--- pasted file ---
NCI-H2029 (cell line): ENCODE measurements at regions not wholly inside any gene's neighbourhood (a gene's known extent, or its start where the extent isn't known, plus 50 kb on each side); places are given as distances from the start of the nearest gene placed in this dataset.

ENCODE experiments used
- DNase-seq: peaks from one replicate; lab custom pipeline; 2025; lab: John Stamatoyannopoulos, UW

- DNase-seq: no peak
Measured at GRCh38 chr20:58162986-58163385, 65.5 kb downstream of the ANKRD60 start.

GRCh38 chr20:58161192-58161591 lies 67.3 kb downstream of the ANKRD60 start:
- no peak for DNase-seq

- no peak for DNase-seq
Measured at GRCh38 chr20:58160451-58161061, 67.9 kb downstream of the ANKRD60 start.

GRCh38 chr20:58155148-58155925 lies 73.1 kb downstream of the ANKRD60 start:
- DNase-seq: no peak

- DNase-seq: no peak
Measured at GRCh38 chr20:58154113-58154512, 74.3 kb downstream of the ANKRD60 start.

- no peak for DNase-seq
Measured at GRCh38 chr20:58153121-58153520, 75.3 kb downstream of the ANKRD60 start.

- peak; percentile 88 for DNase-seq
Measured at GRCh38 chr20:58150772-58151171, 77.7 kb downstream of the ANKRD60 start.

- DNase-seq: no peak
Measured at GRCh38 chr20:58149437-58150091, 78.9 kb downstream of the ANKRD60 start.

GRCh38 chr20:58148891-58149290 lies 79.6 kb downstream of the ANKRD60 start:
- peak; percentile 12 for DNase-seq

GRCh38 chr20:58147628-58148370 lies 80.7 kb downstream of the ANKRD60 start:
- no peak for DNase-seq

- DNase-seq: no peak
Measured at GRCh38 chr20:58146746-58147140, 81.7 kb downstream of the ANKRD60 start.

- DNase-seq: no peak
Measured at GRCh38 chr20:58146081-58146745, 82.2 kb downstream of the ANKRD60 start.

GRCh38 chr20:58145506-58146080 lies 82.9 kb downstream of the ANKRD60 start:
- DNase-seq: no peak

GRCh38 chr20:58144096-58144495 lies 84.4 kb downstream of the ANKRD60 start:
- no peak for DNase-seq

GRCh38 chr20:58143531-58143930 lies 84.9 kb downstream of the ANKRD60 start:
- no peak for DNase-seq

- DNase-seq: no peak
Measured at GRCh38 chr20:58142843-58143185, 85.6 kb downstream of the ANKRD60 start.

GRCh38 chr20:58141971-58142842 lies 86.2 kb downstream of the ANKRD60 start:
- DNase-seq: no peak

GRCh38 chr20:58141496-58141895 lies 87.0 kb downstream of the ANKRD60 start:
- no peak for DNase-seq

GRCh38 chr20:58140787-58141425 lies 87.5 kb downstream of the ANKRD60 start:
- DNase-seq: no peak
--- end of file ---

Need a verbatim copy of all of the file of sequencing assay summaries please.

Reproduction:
NCI-H2029 (cell line): ENCODE measurements at regions not wholly inside any gene's neighbourhood (a gene's known extent, or its start where the extent isn't known, plus 50 kb on each side); places are given as distances from the start of the nearest gene placed in this dataset.

ENCODE experiments used
- DNase-seq: peaks from one replicate; lab custom pipeline; 2025; lab: John Stamatoyannopoulos, UW

- DNase-seq: no peak
Measured at GRCh38 chr20:58162986-58163385, 65.5 kb downstream of the ANKRD60 start.

GRCh38 chr20:58161192-58161591 lies 67.3 kb downstream of the ANKRD60 start:
- no peak for DNase-seq

- no peak for DNase-seq
Measured at GRCh38 chr20:58160451-58161061, 67.9 kb downstream of the ANKRD60 start.

GRCh38 chr20:58155148-58155925 lies 73.1 kb downstream of the ANKRD60 start:
- DNase-seq: no peak

- DNase-seq: no peak
Measured at GRCh38 chr20:58154113-58154512, 74.3 kb downstream of the ANKRD60 start.

- no peak for DNase-seq
Measured at GRCh38 chr20:58153121-58153520, 75.3 kb downstream of the ANKRD60 start.

- peak; percentile 88 for DNase-seq
Measured at GRCh38 chr20:58150772-58151171, 77.7 kb downstream of the ANKRD60 start.

- DNase-seq: no peak
Measured at GRCh38 chr20:58149437-58150091, 78.9 kb downstream of the ANKRD60 start.

GRCh38 chr20:58148891-58149290 lies 79.6 kb downstream of the ANKRD60 start:
- peak; percentile 12 for DNase-seq

GRCh38 chr20:58147628-58148370 lies 80.7 kb downstream of the ANKRD60 start:
- no peak for DNase-seq

- DNase-seq: no peak
Measured at GRCh38 chr20:58146746-58147140, 81.7 kb downstream of the ANKRD60 start.

- DNase-seq: no peak
Measured at GRCh38 chr20:58146081-58146745, 82.2 kb downstream of the ANKRD60 start.

GRCh38 chr20:58145506-58146080 lies 82.9 kb downstream of the ANKRD60 start:
- DNase-seq: no peak

GRCh38 chr20:58144096-58144495 lies 84.4 kb downstream of the ANKRD60 start:
- no peak for DNase-seq

GRCh38 chr20:58143531-58143930 lies 84.9 kb downstream of the ANKRD60 start:
- no peak for DNase-seq

- DNase-seq: no peak
Measured at GRCh38 chr20:58142843-58143185, 85.6 kb downstream of the ANKRD60 start.

GRCh38 chr20:58141971-58142842 lies 86.2 kb downstream of the ANKRD60 start:
- DNase-seq: no peak

GRCh38 chr20:58141496-58141895 lies 87.0 kb downstream of the ANKRD60 start:
- no peak for DNase-seq

GRCh38 chr20:58140787-58141425 lies 87.5 kb downstream of the ANKRD60 start:
- DNase-seq: no peak